Today is Pachamama day, perhaps the most important celebration in the indigenous calendar (closely followed by carnival but they’re so interlinked you can’t have one without the other).
On August 1st, Argentina’s indigenous population give thanks to Mother Earth (which is what Pachamama means in the Inca language of quechua).
Pachamama is part of the holy trinity (one of those again), with Inti (Sun) and Killa (Moon) revered not just by the Inca of Peru, but the Aymara in Bolivia.
Visitors on guided tours of Salta and Jujuy often remark on the strong indigenous presence here compared to other parts of Argentina.
So perhaps not surprisingly, traditions surrounding Mother Earth are strongest in Jujuy and Salta, the northern provinces which abut Bolivia and have traditionally received most immigration from our northern neighbours.
Today is a public holiday throughout Jujuy province, and on the weekend of August 13th & 14th there is a huge music festival in the capital of San Salvador de Jujuy.
A more solemn closing Ceremonia Nacional de Pachamama on August 31st is in Tolar Grande, Salta province, while there are also ceremonies during the month in Catamarca, Cordoba, Formosa, Mendoza and Rosario.
August is when the ground is prepared for planting in September: so the locals are giving thanks to Pachamama at the same time as wishing for a good harvest for the year ahead.
Thick smoke enveloped the atmosphere from the early hours this morning. It’s not the fields being burnt for the new harvest (though that is also a less pleasant feature of winter agricultural husbandry), but the locals cleansing their homes of evil spirits with a sahumerio made up from a concoction of herbs and grasses.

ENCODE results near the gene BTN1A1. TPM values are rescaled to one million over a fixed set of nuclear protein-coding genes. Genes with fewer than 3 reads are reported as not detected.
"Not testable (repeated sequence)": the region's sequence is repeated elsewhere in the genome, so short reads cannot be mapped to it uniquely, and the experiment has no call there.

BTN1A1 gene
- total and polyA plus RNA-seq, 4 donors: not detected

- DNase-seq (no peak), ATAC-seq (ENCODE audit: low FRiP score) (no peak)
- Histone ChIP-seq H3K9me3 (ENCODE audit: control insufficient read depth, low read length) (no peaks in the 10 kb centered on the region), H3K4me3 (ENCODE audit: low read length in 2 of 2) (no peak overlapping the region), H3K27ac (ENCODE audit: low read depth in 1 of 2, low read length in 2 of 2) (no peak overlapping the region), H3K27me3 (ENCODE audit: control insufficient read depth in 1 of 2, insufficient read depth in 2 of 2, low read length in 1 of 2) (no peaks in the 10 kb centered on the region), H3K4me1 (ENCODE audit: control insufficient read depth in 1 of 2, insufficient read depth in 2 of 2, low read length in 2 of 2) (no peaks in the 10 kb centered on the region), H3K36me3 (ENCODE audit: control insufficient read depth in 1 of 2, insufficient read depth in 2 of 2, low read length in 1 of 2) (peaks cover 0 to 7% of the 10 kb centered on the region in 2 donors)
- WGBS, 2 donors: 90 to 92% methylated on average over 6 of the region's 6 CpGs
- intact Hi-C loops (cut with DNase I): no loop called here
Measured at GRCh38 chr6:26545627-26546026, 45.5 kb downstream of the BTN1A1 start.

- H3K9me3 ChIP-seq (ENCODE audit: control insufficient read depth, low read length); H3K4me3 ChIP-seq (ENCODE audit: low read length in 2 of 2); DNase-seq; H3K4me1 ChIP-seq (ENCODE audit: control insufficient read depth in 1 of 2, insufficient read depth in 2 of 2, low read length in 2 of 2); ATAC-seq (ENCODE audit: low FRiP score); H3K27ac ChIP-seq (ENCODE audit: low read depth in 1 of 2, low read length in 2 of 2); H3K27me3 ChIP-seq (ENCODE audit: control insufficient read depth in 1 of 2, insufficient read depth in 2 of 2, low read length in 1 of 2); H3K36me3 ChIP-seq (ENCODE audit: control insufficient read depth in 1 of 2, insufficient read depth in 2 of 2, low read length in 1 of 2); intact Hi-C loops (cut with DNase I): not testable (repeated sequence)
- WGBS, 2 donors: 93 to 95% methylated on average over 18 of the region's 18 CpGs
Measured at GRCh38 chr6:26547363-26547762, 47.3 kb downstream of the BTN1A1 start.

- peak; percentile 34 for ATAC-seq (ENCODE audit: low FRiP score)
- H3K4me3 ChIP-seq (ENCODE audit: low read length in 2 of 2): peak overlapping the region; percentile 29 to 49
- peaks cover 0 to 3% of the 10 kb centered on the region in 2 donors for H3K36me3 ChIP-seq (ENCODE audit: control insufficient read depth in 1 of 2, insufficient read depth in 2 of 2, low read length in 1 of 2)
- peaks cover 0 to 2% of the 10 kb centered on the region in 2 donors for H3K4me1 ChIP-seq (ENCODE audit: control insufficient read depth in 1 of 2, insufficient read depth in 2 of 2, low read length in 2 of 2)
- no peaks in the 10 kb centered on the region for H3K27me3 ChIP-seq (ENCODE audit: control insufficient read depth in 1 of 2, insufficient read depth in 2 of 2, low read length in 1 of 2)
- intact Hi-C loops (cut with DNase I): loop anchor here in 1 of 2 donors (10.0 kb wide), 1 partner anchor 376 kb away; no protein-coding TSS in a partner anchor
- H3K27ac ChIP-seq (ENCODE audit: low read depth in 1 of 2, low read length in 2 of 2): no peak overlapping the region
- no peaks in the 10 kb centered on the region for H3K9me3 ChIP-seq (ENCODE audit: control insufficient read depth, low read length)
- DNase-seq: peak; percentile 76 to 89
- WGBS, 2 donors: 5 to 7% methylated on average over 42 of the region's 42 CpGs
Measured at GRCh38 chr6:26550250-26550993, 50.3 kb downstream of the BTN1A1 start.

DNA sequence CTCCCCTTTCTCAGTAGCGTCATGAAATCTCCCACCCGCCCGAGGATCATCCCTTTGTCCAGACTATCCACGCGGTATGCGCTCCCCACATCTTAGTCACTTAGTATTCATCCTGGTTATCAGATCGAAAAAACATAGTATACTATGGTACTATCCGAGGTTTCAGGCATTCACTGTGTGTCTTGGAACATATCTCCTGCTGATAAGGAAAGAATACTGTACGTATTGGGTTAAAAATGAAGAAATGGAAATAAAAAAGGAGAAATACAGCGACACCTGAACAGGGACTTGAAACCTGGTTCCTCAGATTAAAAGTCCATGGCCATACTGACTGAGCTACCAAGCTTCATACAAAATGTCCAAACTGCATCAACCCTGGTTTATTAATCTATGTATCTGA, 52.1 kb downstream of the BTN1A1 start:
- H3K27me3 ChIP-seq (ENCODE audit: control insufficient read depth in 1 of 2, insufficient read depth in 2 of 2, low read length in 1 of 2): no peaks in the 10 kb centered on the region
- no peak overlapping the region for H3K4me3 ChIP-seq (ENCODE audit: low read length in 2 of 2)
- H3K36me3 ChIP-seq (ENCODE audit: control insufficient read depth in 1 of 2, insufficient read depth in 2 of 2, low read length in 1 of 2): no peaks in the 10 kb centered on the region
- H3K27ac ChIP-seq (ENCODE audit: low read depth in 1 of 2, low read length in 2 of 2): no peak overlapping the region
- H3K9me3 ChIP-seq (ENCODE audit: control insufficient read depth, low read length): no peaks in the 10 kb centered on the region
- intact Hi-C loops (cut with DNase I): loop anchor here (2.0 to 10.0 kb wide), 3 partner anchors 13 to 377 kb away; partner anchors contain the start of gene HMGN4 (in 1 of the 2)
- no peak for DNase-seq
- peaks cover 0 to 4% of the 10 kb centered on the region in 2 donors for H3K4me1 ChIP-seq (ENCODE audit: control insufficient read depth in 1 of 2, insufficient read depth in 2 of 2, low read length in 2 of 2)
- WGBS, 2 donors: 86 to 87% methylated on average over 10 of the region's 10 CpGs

Later in the day, people gather in ceremonies both public and intimate to dig a big hole in the ground: into which they deposit wine, cigarettes and the all-important coca leaves.
This year is particularly poignant after two years of pandemic restrictions limited believers to fulfilling private ceremonies at home.
What’s called a corpachada (literally “feeding of Pachamama”) is an actual as well as symbolic returning to Mother Earth of everything she has provided us with over the year.
At carnival time, in the desentierro (literally “undigging”) the same hole is returned to, and some more resilient offerings are recovered (I’ve seen a bottle of whisky emerge from the ground to the cheers of onlookers.)
Many years ago I took part in the August tradition in the mountain plateau town of San Antonio de los Cobres, home to the famous Tren a las Nubes, or Train to the Clouds.
Incidentally, the flag featured in our Pachamama photo is the whipala often called the Inca flag (erroneously, as there is no evidence that the Inca even had one): but it has come to symbolise the indigenous populations throughout Latin America.